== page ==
Tuesday, June 28, 2011


I remember when I was much younger and my family went to church, I didn’t realize for the longest time that people actually believed the stories in the Bible. It was a gradual realization, there wasn’t really a specific moment in time that it struck me that people took those stories seriously and as actual documented events. Like the Ancient Greek stories that my Mama told me, I thought they were good moral stories to learn from, and that church was just a place where people who had a particular connection with those stories gathered (which I found kind of odd, because I found the tales a little hard to understand because of the way they were written, but they were adults, sometimes adults did things that didn’t make sense to me because I’m the kid. It would all make sense once I was grown up, which in my mind was around fourteen or so). I remember not wanting to accept that adults believed these stories, and having to keep on reminding myself that they thought it was all real so I wouldn’t make a comment that might offend them.
  At one point I tried to think it was all true, I even said it out loud, but it rang false in my ears. The statement made me feel dirty, because I didn’t believe, I just wanted to, really badly, I wanted to, but I didn’t like the feeling that the Lord’s Prayer gave me when I recited it, it was the same feeling I got when I was trying to lie to someone.

  So for years I discouraged my family going to church. When my parents asked if I wanted to go, I would just say I didn’t like getting up early, and they would leave it at that and let me sleep. One year on Easter Papa was feeling some pressure from his boss to go to this Easter play his boss’s church was putting on. I tried to pass the “too early” excuse, but it was an evening show. So we went, and I remember feeling some surprise after the show was over and everyone was invited to come up to the alter and be forgiven all of their sins, and neither of my parents budged. Later, our parents bought us some shakes for behaving so well, even though none of us had wanted to go. As we slurped they explained that sometimes in the work world you had to do things that you wouldn’t normally do, and in this case it was either Papa would have to spend hours on his boss’s boat to go fishing, or go to this play; and that if he didn’t do either, it would have been very awkward. We asked what they thought of the Easter story; the most that they would commit to was that if Jesus was a real person, it didn’t really affect us because it was so long ago. I felt a rush of relief, because I felt that way too, though I wouldn’t have been able to put it to words. It wasn’t until years later that I found out that my parents never stated their own beliefs because they wanted my brothers and I to find our own way, and not be influenced by their opinions when we were too young to make our own, and no matter what conclusions we reached, they would accept it and love us no matter what.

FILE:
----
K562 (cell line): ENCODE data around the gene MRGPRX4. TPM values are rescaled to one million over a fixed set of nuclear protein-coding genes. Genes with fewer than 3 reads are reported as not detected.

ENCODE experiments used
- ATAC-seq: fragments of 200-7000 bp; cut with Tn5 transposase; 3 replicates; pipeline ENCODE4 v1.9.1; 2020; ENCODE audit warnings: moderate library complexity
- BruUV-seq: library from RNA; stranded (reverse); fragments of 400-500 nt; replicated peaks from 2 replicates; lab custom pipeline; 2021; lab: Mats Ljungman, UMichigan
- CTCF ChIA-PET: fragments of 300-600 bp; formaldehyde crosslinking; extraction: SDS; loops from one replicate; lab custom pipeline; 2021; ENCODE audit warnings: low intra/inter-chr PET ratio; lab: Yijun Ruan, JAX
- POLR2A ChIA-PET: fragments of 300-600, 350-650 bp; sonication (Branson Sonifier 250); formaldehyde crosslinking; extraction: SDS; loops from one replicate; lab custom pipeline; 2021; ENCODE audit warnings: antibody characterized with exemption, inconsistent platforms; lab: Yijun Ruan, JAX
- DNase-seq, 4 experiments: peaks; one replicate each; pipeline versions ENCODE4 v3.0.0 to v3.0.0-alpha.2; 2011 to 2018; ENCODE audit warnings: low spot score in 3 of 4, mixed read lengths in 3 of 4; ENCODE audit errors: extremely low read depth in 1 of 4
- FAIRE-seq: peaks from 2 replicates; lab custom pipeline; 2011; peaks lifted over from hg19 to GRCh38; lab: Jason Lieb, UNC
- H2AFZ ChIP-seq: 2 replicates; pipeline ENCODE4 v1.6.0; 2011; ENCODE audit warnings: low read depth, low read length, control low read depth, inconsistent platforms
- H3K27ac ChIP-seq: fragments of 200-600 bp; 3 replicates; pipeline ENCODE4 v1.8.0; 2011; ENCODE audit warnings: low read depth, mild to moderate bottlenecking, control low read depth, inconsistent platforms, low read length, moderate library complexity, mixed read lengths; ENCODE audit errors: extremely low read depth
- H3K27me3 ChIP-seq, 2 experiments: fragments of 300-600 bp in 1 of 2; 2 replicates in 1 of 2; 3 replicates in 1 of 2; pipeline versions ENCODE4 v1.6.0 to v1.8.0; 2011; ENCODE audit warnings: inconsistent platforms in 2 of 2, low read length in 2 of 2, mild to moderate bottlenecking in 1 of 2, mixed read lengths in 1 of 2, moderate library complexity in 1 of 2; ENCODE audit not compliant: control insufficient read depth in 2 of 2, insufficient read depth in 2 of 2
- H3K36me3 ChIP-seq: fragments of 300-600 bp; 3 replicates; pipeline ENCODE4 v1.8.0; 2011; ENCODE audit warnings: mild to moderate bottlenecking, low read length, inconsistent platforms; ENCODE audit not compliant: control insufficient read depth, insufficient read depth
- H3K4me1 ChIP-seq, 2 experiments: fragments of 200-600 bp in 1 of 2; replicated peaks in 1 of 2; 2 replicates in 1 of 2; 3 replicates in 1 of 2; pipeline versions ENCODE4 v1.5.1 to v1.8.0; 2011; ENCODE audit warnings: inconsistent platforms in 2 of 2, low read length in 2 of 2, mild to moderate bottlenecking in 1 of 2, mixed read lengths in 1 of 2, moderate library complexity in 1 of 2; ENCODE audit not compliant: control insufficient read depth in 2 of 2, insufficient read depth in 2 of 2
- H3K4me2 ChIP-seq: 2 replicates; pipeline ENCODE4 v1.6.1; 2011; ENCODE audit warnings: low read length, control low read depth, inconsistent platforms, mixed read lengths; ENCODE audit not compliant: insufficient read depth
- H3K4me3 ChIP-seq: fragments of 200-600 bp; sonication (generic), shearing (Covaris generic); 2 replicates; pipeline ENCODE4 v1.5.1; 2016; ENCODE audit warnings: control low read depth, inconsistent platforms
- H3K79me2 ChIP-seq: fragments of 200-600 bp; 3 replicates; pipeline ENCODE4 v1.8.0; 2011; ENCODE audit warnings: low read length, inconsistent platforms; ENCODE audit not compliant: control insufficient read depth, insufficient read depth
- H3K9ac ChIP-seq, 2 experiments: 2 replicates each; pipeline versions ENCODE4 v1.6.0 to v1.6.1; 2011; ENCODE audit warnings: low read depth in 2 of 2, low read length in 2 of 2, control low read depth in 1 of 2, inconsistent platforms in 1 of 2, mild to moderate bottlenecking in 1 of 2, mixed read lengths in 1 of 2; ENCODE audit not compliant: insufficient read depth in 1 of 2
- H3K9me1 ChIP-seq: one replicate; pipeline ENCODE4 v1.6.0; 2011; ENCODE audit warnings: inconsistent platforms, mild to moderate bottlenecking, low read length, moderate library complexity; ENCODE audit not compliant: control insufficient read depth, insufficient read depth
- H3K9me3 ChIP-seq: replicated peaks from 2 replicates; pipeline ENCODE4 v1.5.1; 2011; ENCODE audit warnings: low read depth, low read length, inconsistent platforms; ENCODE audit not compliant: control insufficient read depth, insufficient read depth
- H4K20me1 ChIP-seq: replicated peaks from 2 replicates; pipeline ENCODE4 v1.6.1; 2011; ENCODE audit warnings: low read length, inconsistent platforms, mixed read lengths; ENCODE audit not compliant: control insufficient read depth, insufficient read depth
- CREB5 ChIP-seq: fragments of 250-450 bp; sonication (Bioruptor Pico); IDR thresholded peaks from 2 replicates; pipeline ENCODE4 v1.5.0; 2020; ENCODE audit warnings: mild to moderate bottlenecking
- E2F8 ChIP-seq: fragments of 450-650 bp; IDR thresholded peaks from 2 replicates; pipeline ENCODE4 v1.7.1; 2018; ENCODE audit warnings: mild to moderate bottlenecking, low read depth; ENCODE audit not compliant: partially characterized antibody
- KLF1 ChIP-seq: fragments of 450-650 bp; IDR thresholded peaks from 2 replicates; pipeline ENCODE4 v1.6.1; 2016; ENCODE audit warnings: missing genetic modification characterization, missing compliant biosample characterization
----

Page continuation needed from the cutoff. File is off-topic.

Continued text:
In my late teens whenever I made a statement about beliefs or religion in general, Mama would present the opposite side of the arguments, which baffled me, then she told me she just wanted me to have my arguments down to the letter, so my opinions would be complete, like a house with four walls, a door and a roof (I’m paraphrasing, she didn’t say this exactly.) As I became more observant and I just saw more of the world in general, I learned that there were people out there who had their opinions, and stood by them, even though their “house” was very incomplete, the one thing that they had finished was a closed and padlocked door to keep all other options and opinions out. So because of my parent’s unique and wise way of upbringing, I feel confident in my house, and that I try to keep all doors and windows open, and I’m not afraid of remodel as circumstances change in my life.

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